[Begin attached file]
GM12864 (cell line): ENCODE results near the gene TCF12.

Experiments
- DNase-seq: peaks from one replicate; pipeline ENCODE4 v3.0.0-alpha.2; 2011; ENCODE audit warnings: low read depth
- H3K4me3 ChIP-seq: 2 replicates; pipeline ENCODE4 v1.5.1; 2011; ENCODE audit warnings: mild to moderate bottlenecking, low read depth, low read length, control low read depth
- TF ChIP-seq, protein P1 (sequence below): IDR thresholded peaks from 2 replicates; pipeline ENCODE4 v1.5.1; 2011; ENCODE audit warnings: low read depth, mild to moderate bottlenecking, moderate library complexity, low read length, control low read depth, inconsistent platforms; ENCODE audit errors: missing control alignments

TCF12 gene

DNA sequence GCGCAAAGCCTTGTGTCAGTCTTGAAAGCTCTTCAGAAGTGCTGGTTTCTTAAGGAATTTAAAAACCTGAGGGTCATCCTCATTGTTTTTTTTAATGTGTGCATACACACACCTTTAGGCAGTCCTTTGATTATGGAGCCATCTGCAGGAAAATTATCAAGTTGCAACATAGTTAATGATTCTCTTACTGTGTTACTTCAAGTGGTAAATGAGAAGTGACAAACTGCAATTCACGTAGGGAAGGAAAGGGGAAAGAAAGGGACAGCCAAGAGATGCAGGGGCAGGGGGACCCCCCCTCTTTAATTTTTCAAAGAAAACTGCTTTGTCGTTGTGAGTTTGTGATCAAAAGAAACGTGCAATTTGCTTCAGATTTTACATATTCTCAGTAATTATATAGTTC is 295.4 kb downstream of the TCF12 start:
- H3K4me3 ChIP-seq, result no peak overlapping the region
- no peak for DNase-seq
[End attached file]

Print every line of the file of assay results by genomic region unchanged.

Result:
GM12864 (cell line): ENCODE results near the gene TCF12.

Experiments
- DNase-seq: peaks from one replicate; pipeline ENCODE4 v3.0.0-alpha.2; 2011; ENCODE audit warnings: low read depth
- H3K4me3 ChIP-seq: 2 replicates; pipeline ENCODE4 v1.5.1; 2011; ENCODE audit warnings: mild to moderate bottlenecking, low read depth, low read length, control low read depth
- TF ChIP-seq, protein P1 (sequence below): IDR thresholded peaks from 2 replicates; pipeline ENCODE4 v1.5.1; 2011; ENCODE audit warnings: low read depth, mild to moderate bottlenecking, moderate library complexity, low read length, control low read depth, inconsistent platforms; ENCODE audit errors: missing control alignments

TCF12 gene

DNA sequence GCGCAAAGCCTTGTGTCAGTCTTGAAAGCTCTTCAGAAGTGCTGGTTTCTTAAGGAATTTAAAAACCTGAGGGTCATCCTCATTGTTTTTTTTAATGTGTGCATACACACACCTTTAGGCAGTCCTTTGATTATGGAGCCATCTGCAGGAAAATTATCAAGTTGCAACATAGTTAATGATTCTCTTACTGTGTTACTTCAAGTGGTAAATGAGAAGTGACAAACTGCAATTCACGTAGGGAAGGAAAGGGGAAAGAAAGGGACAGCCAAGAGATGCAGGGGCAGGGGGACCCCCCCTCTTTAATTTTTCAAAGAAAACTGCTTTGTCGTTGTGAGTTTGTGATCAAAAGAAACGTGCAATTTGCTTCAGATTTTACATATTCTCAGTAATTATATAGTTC is 295.4 kb downstream of the TCF12 start:
- H3K4me3 ChIP-seq, result no peak overlapping the region
- no peak for DNase-seq